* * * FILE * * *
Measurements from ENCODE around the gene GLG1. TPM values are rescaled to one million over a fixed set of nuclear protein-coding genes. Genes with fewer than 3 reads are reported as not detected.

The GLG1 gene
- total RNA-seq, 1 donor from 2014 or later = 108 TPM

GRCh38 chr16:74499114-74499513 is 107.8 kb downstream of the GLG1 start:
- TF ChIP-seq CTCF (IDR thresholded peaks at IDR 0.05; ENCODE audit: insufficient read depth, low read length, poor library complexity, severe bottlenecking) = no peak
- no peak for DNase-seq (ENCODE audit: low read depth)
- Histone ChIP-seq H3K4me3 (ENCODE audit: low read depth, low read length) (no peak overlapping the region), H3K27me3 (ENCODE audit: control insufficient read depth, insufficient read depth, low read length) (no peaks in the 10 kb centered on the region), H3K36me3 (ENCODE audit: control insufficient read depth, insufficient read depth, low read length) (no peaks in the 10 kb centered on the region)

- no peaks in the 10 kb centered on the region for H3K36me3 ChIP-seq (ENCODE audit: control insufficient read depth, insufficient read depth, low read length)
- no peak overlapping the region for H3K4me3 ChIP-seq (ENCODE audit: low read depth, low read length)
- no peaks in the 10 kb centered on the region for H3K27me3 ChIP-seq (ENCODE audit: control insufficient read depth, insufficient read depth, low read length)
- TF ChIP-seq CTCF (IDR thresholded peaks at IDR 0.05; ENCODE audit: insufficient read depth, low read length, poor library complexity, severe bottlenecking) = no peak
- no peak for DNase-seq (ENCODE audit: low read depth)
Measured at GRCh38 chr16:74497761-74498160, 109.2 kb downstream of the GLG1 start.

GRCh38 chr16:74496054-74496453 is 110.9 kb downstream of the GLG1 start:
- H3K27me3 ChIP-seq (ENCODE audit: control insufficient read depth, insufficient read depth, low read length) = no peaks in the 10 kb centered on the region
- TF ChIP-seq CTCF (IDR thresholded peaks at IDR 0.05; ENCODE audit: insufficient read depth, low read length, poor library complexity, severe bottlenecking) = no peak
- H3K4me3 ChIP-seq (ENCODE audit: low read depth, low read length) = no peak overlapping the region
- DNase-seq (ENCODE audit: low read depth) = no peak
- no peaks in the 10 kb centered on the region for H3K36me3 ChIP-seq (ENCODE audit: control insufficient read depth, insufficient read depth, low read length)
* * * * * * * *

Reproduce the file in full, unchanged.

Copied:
Measurements from ENCODE around the gene GLG1. TPM values are rescaled to one million over a fixed set of nuclear protein-coding genes. Genes with fewer than 3 reads are reported as not detected.

The GLG1 gene
- total RNA-seq, 1 donor from 2014 or later = 108 TPM

GRCh38 chr16:74499114-74499513 is 107.8 kb downstream of the GLG1 start:
- TF ChIP-seq CTCF (IDR thresholded peaks at IDR 0.05; ENCODE audit: insufficient read depth, low read length, poor library complexity, severe bottlenecking) = no peak
- no peak for DNase-seq (ENCODE audit: low read depth)
- Histone ChIP-seq H3K4me3 (ENCODE audit: low read depth, low read length) (no peak overlapping the region), H3K27me3 (ENCODE audit: control insufficient read depth, insufficient read depth, low read length) (no peaks in the 10 kb centered on the region), H3K36me3 (ENCODE audit: control insufficient read depth, insufficient read depth, low read length) (no peaks in the 10 kb centered on the region)

- no peaks in the 10 kb centered on the region for H3K36me3 ChIP-seq (ENCODE audit: control insufficient read depth, insufficient read depth, low read length)
- no peak overlapping the region for H3K4me3 ChIP-seq (ENCODE audit: low read depth, low read length)
- no peaks in the 10 kb centered on the region for H3K27me3 ChIP-seq (ENCODE audit: control insufficient read depth, insufficient read depth, low read length)
- TF ChIP-seq CTCF (IDR thresholded peaks at IDR 0.05; ENCODE audit: insufficient read depth, low read length, poor library complexity, severe bottlenecking) = no peak
- no peak for DNase-seq (ENCODE audit: low read depth)
Measured at GRCh38 chr16:74497761-74498160, 109.2 kb downstream of the GLG1 start.

GRCh38 chr16:74496054-74496453 is 110.9 kb downstream of the GLG1 start:
- H3K27me3 ChIP-seq (ENCODE audit: control insufficient read depth, insufficient read depth, low read length) = no peaks in the 10 kb centered on the region
- TF ChIP-seq CTCF (IDR thresholded peaks at IDR 0.05; ENCODE audit: insufficient read depth, low read length, poor library complexity, severe bottlenecking) = no peak
- H3K4me3 ChIP-seq (ENCODE audit: low read depth, low read length) = no peak overlapping the region
- DNase-seq (ENCODE audit: low read depth) = no peak
- no peaks in the 10 kb centered on the region for H3K36me3 ChIP-seq (ENCODE audit: control insufficient read depth, insufficient read depth, low read length)